Think back to the last time you were really motivated to do (or stop doing) something.
What thoughts led you to take that action?
I’m sure I’m not alone in saying that summoning motivation this year has, at times, been a struggle.
Below I delve into the importance of challenging our motivation and offer some of my favourite practical tips for boosting motivation when it all feels a bit too much.
We’re all familiar with the phrase “You can lead a horse to water, but you can’t make it drink”. This reflects the concept that unless the horse is motivated to drink, it won’t! Motivation is an important first step to taking action or changing behaviour.1
At its core, motivation is a state of readiness or eagerness to change.2 It is an internal state, influenced by a unique combination of external factors decided by a person’s values and needs, which include everything from basic physiology (hunger, thirst, sleep) to social inclusion, self-esteem and a drive to reach a person’s potential.3
People are generally motivated to do something either because it moves them away from something they don’t want to experience anymore (PAIN) or it moves them towards something they want to experience instead (GAIN).
Without clear goals however, a person may be motivated to move away from something (i.e. a job they dislike) but they do not have a clue what they want to do instead! The saying; “If you don’t know where you’re going, any road will get you there” describes the difference in motivated behaviour between those who have goals and those don’t.4
If you find that you are lacking motivation to do something, the first question to ask is:
Why do you want to do it?!
- Perhaps you want to write a book but you can’t seem to pick up a pen
- Perhaps you’ve wanted to leave your job for months, but you haven’t handed in your notice
- Perhaps you want to start a fitness plan but you keep hitting snooze on the alarm clock
As a coach, I’m just as interested in finding out what you’re doing INSTEAD of the thing you’re meant to be doing. This is because your procrastination activities usually point to where your true motivation lies!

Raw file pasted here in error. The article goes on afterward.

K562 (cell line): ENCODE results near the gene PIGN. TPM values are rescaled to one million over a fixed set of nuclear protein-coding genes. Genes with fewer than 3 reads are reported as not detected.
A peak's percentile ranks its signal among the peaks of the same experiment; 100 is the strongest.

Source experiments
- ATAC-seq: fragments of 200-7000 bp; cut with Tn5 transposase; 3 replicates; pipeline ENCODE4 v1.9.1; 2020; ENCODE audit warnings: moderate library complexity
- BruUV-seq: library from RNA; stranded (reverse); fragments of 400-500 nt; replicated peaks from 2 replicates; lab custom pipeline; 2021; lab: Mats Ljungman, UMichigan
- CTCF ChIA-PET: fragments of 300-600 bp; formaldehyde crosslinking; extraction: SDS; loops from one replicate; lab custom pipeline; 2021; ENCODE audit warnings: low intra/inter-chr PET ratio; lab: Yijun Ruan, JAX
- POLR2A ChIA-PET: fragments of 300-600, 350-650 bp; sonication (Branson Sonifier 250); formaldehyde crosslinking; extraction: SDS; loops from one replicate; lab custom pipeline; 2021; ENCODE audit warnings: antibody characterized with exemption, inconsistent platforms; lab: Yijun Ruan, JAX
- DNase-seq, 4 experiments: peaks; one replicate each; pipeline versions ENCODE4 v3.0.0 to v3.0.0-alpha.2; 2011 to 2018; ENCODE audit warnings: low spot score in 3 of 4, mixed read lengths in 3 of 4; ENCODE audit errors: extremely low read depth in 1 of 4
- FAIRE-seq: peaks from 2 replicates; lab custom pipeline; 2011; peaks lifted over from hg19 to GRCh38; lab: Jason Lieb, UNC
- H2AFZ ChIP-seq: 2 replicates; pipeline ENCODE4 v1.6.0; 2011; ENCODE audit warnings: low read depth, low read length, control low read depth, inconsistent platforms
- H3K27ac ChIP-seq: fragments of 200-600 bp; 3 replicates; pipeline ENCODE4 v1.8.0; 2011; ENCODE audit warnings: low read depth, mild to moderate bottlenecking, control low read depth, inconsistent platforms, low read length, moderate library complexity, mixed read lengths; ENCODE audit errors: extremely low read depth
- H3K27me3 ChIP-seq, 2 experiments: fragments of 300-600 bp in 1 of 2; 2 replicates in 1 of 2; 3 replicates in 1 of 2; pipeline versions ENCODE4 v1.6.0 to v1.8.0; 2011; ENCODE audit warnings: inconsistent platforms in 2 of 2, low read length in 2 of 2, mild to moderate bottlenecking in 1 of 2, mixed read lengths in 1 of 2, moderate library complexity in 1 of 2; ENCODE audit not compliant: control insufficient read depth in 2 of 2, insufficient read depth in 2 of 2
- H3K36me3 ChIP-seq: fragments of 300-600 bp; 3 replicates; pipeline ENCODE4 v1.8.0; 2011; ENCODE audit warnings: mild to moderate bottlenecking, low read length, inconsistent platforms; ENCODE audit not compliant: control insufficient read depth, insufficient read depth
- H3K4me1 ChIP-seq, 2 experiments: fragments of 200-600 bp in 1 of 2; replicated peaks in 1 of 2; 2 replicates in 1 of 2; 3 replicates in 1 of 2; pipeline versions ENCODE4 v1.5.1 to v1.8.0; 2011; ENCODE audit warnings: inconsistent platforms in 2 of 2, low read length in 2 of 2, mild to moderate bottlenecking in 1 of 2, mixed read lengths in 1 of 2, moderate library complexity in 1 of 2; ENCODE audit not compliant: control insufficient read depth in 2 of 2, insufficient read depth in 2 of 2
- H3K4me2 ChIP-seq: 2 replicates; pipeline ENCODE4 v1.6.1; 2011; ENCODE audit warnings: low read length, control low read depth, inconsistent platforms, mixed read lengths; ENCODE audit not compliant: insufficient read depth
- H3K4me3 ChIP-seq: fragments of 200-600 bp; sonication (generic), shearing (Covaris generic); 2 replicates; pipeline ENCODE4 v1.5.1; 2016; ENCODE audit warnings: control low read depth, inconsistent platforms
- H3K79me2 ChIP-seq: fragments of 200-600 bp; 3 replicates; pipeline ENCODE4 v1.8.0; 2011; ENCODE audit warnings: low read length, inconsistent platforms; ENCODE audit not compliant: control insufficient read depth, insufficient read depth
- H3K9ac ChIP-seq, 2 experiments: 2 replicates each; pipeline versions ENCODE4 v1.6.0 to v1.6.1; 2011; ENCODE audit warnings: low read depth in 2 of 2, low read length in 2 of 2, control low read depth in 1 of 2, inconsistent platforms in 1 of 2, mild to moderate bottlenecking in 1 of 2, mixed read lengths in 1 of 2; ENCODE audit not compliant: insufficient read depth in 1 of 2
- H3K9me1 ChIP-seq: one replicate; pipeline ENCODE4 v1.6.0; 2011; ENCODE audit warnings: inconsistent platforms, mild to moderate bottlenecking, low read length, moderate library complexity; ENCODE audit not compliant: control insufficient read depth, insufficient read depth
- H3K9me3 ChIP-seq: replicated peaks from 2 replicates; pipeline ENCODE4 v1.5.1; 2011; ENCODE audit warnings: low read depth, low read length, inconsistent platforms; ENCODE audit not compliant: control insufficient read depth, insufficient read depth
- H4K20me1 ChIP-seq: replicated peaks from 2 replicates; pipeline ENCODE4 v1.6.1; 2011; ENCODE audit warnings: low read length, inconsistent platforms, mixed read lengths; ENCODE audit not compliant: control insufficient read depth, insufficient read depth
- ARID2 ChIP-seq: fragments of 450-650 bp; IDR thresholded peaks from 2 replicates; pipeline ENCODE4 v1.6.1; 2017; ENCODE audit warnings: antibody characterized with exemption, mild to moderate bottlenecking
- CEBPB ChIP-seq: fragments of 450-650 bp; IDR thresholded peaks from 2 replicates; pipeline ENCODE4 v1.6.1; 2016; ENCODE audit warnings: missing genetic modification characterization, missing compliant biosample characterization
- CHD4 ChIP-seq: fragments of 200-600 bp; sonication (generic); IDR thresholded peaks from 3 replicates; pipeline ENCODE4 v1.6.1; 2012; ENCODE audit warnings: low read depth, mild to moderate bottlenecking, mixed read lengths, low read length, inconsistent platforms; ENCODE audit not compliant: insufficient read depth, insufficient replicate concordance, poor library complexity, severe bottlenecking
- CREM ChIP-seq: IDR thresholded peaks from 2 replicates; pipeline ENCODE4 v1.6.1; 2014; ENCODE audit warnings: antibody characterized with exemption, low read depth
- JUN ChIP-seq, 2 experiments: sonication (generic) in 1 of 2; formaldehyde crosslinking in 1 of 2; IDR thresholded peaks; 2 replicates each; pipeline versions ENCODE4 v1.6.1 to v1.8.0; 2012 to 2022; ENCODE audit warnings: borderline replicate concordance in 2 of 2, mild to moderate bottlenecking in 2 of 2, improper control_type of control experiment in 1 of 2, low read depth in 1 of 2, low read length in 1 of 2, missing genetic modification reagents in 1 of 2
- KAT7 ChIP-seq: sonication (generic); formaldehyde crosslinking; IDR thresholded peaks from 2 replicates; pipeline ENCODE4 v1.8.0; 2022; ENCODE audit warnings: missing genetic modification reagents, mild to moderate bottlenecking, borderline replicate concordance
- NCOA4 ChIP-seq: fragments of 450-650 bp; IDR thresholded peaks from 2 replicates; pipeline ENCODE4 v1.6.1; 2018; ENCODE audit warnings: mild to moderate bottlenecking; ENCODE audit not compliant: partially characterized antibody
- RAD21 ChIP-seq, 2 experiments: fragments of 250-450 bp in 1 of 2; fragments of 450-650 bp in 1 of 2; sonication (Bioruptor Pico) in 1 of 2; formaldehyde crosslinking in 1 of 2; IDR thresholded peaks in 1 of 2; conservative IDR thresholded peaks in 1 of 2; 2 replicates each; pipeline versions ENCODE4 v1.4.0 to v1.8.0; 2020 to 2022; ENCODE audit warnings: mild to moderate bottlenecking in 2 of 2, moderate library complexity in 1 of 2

Think about it this way; changing your behaviour or trying something new takes effort and probable discomfort (i.e. late night writing, an awkward conversation with your boss, or giving up an hour of sleep to go for a run).
So if you’re struggling to explain your “Why” in one clear sentence, I suggest you immediately stop beating yourself up for lacking motivation (which doesn’t help anyone) and either adapt the task you’re setting yourself to make it less uncomfortable or find something else entirely that gets you FIRED UP instead!
For times when you need that extra boost of motivation, here are 7 of my tried and tested techniques from this year:
- Remind yourself of your “WHY”: Write your reasons for taking action on a post-it and place it somewhere obvious like your bathroom mirror!
- Move your body for 5 minutes, then try the task again. (Star jumps on the spot are great!)
- Belt out a showtune or listen to a song which makes you feel powerful. I’m personally a big fan of ‘I Am What I Am’ from La Cage Aux Folles!
- Power-pose for 2 minutes. Not sure what this is? Watch Amy Cuddy’s brilliant TED talk on the impact of changing your body language to boost how you see yourself here
- Gratitude list: Write a list of things you are grateful for in your life to remind yourself of the good things (particularly on days when you can only see the bad!)
- Practice Self-Efficacy: Remind yourself daily of your ability to succeed in a given task (even if you don’t believe it yet); self-confidence in your ability will lead to you taking greater action towards your goal. Either remind yourself of a time when you have succeeded at a similar task in the past or adopt a “fake it ‘til you make it” mentality and just do it anyway!
- Aim for a ‘quick win’ each day: Nothing motivates quite like seeing a quick return on your investment of time and effort. So what can you do today that takes very little time or effort, but may have a big impact on how you feel? Think of one thing and do that now for a quick win!
To help you set good goals for yourself and unlock your motivation, download your free goal-setting cheat sheet HERE.
- ^ DiClemente, C., Bellino, L. and Neavins, T., 1999. Motivation for Change and Alcoholism Treatment. Alcohol Research & Health, 23(2).
- ^ Miller WR, Rollnick S. Motivational Interviewing. London: Guilford Press, 1991
- ^ Maslow, A., 1943. A theory of human motivation. Psychological Review, 50(4), pp.370-396.
- ^ Locke, E. A., & Latham, G. P. (2002). Building a practically useful theory of goal setting and task motivation: A 35-year odyssey. American Psychologist, 57(9), 705–717.